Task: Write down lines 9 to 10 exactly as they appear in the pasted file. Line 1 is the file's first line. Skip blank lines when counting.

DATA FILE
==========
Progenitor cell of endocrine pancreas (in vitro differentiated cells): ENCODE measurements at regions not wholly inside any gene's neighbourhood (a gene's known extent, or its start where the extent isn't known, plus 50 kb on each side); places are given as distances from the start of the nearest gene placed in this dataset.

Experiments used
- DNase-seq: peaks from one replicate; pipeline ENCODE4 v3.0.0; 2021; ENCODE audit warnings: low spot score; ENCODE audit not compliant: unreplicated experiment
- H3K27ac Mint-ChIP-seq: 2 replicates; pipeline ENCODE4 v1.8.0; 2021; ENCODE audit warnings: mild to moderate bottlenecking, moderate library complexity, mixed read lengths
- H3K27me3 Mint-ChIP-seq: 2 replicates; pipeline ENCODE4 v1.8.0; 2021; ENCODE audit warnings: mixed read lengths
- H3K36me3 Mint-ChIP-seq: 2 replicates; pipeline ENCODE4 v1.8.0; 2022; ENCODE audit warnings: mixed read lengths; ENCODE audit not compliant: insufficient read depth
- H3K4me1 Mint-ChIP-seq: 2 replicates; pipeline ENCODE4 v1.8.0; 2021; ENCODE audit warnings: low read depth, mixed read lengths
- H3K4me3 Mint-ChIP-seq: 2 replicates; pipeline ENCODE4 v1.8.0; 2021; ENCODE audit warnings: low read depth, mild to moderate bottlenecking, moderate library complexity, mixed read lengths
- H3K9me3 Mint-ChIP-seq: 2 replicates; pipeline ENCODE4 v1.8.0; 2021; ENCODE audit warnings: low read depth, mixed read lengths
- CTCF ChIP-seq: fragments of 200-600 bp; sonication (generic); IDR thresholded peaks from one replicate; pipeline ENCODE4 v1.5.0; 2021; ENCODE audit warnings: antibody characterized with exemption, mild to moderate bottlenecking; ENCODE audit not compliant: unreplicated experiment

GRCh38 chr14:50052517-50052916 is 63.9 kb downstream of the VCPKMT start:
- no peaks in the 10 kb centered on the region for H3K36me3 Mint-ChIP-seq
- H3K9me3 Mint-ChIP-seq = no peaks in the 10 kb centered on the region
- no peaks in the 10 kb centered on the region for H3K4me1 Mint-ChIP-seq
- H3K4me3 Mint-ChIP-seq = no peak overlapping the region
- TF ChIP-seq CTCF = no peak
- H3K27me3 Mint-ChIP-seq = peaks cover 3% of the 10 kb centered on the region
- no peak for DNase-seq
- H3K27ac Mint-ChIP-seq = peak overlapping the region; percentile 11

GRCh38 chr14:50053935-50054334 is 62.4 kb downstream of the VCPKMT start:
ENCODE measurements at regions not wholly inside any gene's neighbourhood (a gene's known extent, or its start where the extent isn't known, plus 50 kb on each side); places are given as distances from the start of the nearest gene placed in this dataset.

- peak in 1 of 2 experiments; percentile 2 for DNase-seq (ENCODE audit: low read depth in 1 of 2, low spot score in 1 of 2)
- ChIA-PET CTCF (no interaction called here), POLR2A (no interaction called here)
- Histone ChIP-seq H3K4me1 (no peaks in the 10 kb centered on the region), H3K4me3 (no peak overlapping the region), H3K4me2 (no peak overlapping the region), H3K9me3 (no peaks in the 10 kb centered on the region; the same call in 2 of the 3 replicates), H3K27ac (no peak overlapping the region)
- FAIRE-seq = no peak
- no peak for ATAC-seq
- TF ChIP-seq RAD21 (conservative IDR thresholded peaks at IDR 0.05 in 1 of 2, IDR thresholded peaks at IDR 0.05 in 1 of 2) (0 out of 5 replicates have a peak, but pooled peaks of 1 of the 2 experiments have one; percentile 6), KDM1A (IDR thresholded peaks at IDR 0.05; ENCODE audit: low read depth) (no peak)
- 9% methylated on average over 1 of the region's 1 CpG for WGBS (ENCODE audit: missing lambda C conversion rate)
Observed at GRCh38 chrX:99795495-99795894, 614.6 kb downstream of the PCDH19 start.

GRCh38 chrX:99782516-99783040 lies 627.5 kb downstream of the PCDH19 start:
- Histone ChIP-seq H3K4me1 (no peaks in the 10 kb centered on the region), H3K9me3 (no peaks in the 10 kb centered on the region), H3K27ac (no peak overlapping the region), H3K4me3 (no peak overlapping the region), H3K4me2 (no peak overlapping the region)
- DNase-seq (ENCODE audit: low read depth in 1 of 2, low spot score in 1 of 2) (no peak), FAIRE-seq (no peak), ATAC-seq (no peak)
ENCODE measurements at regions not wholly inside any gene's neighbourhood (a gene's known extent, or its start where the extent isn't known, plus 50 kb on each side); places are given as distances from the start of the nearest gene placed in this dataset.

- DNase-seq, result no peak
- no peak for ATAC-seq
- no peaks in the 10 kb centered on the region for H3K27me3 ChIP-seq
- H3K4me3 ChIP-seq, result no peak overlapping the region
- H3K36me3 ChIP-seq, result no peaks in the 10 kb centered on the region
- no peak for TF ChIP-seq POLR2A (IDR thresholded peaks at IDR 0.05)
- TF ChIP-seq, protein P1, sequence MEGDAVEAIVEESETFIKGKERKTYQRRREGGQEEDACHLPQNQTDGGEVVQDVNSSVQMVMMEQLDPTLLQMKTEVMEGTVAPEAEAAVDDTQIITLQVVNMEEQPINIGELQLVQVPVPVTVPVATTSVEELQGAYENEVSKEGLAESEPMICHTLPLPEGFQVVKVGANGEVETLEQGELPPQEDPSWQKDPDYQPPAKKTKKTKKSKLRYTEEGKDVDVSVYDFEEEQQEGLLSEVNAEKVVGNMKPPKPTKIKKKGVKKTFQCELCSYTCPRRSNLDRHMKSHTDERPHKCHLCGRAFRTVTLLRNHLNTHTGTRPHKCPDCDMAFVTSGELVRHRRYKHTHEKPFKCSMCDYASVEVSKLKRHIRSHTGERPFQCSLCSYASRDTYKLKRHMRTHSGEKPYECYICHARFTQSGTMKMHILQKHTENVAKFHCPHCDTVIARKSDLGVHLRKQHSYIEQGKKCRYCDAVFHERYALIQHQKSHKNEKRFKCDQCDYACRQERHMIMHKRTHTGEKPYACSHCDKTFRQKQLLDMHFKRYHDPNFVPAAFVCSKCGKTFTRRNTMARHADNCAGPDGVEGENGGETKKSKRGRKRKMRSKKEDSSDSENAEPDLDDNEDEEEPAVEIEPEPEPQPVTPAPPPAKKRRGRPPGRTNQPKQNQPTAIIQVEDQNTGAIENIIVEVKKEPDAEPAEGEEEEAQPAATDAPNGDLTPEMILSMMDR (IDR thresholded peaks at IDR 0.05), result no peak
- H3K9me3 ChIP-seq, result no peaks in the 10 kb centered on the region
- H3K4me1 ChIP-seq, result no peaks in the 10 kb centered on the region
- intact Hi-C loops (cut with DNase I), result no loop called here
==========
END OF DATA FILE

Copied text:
- H3K9me3 Mint-ChIP-seq: 2 replicates; pipeline ENCODE4 v1.8.0; 2021; ENCODE audit warnings: low read depth, mixed read lengths
- CTCF ChIP-seq: fragments of 200-600 bp; sonication (generic); IDR thresholded peaks from one replicate; pipeline ENCODE4 v1.5.0; 2021; ENCODE audit warnings: antibody characterized with exemption, mild to moderate bottlenecking; ENCODE audit not compliant: unreplicated experiment